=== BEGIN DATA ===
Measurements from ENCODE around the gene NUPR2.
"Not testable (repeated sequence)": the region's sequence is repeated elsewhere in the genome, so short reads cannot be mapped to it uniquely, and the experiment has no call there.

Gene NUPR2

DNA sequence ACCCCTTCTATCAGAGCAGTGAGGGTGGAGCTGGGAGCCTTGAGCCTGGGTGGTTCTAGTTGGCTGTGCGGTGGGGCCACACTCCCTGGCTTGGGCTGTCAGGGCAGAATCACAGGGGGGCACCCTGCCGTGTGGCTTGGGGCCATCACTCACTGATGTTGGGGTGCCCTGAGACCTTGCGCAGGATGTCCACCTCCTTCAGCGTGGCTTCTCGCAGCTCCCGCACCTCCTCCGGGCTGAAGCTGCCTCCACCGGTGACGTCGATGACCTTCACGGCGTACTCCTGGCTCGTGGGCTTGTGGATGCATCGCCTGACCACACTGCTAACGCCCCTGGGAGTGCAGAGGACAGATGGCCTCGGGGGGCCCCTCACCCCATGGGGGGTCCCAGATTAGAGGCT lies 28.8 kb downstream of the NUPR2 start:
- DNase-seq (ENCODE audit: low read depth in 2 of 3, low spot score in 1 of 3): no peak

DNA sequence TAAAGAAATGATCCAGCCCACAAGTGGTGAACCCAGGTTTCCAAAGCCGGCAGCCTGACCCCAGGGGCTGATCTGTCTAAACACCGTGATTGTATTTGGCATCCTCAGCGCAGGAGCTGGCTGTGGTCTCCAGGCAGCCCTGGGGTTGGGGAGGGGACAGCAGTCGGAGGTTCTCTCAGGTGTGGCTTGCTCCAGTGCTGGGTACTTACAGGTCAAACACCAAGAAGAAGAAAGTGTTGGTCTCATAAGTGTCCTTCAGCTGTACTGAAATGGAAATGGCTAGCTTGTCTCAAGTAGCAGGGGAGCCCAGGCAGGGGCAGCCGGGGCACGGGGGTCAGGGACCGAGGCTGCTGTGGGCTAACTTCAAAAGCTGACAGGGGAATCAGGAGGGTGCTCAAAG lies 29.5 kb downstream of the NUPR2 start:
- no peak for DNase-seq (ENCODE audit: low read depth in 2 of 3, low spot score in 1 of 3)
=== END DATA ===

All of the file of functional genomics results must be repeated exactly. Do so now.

Measurements from ENCODE around the gene NUPR2.
"Not testable (repeated sequence)": the region's sequence is repeated elsewhere in the genome, so short reads cannot be mapped to it uniquely, and the experiment has no call there.

Gene NUPR2

DNA sequence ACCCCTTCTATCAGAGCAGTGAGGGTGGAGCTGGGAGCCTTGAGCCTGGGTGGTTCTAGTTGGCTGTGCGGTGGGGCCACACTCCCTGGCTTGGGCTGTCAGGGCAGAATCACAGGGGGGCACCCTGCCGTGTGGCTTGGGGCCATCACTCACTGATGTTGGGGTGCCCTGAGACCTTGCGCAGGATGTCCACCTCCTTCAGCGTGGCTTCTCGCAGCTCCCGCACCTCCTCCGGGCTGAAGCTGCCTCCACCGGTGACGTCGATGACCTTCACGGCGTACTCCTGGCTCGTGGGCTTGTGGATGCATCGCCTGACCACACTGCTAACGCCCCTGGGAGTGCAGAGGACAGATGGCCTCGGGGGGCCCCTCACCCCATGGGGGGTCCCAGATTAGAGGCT lies 28.8 kb downstream of the NUPR2 start:
- DNase-seq (ENCODE audit: low read depth in 2 of 3, low spot score in 1 of 3): no peak

DNA sequence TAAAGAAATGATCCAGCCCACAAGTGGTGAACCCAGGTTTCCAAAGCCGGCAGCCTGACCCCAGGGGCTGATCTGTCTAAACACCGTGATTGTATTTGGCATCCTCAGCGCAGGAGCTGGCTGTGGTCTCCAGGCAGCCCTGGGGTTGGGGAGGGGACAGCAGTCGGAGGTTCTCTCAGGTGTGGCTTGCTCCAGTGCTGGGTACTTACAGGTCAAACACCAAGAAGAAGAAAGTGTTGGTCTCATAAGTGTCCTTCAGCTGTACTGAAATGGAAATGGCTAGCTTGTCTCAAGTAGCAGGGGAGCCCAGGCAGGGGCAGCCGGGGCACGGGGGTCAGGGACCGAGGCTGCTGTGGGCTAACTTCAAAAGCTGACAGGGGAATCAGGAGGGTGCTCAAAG lies 29.5 kb downstream of the NUPR2 start:
- no peak for DNase-seq (ENCODE audit: low read depth in 2 of 3, low spot score in 1 of 3)